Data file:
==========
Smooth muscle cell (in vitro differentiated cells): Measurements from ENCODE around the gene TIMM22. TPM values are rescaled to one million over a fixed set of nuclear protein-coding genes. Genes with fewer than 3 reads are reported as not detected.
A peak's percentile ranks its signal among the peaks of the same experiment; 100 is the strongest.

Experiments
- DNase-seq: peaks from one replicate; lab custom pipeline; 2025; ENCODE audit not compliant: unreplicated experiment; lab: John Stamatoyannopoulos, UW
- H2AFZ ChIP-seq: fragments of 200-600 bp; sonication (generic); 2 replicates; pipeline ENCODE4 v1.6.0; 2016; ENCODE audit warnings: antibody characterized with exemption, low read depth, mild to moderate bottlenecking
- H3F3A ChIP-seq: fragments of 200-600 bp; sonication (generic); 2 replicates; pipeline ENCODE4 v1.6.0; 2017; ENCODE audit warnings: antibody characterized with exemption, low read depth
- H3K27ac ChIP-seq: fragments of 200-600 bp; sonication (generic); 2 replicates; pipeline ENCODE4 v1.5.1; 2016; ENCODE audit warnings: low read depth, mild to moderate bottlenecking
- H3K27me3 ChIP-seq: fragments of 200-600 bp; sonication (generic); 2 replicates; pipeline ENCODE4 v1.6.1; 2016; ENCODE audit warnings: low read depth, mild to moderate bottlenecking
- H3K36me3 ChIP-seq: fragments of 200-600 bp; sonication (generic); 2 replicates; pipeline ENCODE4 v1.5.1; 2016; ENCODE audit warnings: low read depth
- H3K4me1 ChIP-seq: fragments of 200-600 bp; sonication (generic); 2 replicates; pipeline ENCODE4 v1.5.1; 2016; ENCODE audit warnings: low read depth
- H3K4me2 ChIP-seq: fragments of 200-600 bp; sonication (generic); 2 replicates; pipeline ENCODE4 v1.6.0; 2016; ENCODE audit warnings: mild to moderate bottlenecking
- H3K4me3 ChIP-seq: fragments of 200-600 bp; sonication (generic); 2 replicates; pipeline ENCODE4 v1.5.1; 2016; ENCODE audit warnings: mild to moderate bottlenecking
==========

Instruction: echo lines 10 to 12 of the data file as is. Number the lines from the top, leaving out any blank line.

- H3K4me1 ChIP-seq: fragments of 200-600 bp; sonication (generic); 2 replicates; pipeline ENCODE4 v1.5.1; 2016; ENCODE audit warnings: low read depth
- H3K4me2 ChIP-seq: fragments of 200-600 bp; sonication (generic); 2 replicates; pipeline ENCODE4 v1.6.0; 2016; ENCODE audit warnings: mild to moderate bottlenecking
- H3K4me3 ChIP-seq: fragments of 200-600 bp; sonication (generic); 2 replicates; pipeline ENCODE4 v1.5.1; 2016; ENCODE audit warnings: mild to moderate bottlenecking